Instant Messaging To Felice

We’ve all felt like this on a Monday morning: “Time is short, my strength is limited, the office is a horror, the apartment is noisy, and if a pleasant, straightforward life is not possible then one must try to wriggle through by subtle manoeuvres.” Hybrid working, or any working, clearly wasn’t agreeing with the claims assessment officer of the Worker’s Accident Insurance Institute in Prague, a certain Franz Kafka. It certainly puts waking up as a giant insect, as befell his most famous character, into a more attractive light.

We don’t have the response of Felice Bauer, his then-fiancee to whom he wrote the above in a letter in 1912. Most likely, she reminded him that things couldn’t have been that bad, since he was able to leave work at 2pm every day. This left Franz time to devote to his writing, which included the Institute’s annual report, some of the most influential stories in world literature, and one or sometimes two letters a day to Felice in Berlin for almost five years. Kafka’s collected Letters To Felice runs to almost 600 pages. Assuming Felice responded at even half that rate, that’s a lot of back-and-forth correspondence generated. 

Aha, says you: that was 1912, when electricity was steam and computers were horse-drawn abacuses. In today’s modern world where we have email and Zoom, communication is far more efficient, right? Well, no. On a Zoom call earlier this week I couldn’t help noticing the Internet tabs of the person sharing their screen, one of which said they had over 20,000 unread emails. I’ll assume most of those were auto-replies, out-of-offices, system notifications and other ephemera. Still, we know from our own inboxes that we get a lot of email, that it takes a lot of time to go through it all, and that maybe it isn’t always the most effective way of communicating. Added to that, those nefarious phishers and online ne’er-do-wells prey on our crowded-inbox anxiety, sending us genuine-looking emails that trick us into hurriedly clicking a link, downloading a file, or replying with personal details. (Rest assured that UCD IT Services will never ask you for your password, hat size or what you had for breakfast.)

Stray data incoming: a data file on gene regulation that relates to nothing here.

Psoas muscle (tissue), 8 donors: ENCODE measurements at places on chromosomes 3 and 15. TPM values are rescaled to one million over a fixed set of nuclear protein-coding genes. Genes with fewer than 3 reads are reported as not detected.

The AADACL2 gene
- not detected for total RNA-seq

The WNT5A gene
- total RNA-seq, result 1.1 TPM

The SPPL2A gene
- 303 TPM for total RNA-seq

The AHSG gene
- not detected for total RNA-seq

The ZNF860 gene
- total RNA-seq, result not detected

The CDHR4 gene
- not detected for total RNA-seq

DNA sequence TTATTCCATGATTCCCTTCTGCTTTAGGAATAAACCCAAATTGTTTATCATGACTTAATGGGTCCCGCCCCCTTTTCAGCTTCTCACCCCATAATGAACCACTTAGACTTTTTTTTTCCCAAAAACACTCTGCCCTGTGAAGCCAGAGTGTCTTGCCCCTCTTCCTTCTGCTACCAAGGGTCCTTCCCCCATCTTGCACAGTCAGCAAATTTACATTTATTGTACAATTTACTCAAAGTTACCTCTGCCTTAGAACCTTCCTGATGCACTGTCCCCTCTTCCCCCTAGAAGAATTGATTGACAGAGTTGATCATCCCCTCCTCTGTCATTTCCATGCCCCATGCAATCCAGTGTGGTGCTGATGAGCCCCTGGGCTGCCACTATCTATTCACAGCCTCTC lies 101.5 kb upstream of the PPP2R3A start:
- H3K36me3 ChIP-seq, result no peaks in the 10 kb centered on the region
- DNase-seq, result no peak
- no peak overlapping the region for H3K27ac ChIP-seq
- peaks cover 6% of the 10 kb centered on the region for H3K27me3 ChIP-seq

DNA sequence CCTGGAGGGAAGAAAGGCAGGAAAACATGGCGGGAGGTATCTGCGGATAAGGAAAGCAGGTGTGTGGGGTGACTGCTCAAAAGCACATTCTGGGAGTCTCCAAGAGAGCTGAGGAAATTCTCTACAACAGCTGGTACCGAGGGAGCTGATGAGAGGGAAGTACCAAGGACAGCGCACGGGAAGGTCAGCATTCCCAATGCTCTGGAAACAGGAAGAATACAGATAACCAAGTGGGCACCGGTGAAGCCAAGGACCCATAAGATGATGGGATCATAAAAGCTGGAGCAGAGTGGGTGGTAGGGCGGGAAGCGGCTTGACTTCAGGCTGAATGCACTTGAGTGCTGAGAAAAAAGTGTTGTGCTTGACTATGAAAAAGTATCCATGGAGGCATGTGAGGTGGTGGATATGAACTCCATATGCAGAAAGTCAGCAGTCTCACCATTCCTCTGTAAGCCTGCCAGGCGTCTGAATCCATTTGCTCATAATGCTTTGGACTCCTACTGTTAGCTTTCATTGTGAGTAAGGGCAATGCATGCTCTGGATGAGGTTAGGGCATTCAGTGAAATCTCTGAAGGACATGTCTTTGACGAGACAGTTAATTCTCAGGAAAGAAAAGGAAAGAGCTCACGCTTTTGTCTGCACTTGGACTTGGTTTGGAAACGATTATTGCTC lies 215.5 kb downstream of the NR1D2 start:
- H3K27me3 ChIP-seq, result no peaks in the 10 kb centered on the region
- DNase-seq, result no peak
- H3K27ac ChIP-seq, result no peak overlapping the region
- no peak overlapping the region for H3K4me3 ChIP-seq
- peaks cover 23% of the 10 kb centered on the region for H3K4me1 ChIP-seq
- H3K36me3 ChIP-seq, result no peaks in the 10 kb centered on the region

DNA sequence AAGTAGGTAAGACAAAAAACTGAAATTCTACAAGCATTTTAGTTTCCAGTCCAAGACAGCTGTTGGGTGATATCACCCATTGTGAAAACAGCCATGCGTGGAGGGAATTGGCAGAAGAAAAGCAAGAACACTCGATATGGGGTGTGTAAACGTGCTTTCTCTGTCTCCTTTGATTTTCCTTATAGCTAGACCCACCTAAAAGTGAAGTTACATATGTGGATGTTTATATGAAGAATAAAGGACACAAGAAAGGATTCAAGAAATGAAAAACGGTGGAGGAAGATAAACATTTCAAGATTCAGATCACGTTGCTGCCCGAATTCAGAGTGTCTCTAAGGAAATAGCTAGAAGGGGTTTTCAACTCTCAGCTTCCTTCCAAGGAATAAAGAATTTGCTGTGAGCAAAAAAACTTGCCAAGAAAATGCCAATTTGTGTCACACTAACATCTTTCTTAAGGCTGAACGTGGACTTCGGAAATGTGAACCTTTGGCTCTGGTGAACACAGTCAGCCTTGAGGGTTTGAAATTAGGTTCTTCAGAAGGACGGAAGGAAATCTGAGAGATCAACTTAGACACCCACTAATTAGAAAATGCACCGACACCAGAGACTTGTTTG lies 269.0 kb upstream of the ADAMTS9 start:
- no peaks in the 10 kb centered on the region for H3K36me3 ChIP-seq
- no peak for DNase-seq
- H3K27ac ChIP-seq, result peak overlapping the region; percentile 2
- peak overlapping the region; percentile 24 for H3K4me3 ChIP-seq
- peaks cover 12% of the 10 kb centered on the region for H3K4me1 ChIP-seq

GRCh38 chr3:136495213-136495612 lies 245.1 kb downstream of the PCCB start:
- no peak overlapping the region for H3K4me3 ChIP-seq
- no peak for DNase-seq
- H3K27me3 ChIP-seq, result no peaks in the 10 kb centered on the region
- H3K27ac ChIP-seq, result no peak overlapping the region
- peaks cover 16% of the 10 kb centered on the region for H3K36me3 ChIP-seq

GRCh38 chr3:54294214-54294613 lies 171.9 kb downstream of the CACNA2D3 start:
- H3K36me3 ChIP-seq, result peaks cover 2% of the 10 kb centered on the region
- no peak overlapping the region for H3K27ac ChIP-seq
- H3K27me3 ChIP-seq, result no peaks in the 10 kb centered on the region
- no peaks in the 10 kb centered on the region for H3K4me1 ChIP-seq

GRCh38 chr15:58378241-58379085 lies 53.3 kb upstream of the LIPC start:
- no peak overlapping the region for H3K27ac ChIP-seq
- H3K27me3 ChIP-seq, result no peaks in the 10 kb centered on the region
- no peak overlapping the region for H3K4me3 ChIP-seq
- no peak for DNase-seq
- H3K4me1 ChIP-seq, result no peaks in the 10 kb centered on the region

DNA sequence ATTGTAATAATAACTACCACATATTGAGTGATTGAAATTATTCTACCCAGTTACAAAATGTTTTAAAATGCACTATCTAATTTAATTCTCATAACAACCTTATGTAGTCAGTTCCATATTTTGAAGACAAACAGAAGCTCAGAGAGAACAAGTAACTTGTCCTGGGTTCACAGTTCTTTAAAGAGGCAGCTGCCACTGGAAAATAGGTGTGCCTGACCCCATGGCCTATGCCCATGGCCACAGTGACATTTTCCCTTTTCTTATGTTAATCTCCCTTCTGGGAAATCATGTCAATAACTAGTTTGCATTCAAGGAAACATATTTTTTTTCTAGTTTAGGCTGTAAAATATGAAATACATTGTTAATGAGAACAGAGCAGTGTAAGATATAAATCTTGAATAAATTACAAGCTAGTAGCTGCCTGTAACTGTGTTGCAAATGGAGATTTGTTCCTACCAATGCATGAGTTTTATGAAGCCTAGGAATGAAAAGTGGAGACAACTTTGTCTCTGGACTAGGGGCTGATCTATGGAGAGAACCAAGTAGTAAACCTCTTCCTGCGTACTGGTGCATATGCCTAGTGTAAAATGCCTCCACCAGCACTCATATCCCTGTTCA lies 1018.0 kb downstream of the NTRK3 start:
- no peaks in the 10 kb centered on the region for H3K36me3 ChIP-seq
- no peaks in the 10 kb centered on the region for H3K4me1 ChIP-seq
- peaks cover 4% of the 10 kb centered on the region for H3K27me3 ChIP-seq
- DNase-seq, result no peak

We’ll always need some amount of email, but how can we reduce it to more manageable volumes? One way is by instant messaging with colleagues instead of always emailing them, which frees up our inboxes for queries from our students and service users. On a one-to-one basis, using Google Chat lets us contact each other more quickly and informally. For a colleague on their own feeling a little overwhelmed, a chat message can have a more human touch. Also, you’ll likely get a quicker answer.

We can also use instant messaging in groups. Think of a project team or other group with a common denominator, such as your Community of Practice, office team or a cohort of tutors; instead of back-and-forth emails or multiple requests for the same form, you can post it in a group space for all to see. In Google Chat this is done in the Spaces section, where members of the ‘space’ can also search through older messages, see all the files posted there under one Files tab, and even create and assign tasks that display in the Tasks calendar of your UCD Google Calendar. It all helps make our work communications less Kafkaesque and more felicitous.


Find out more about using a Space for a group in our UCD IT Support Hub article: How do we use Spaces in Google Chat?

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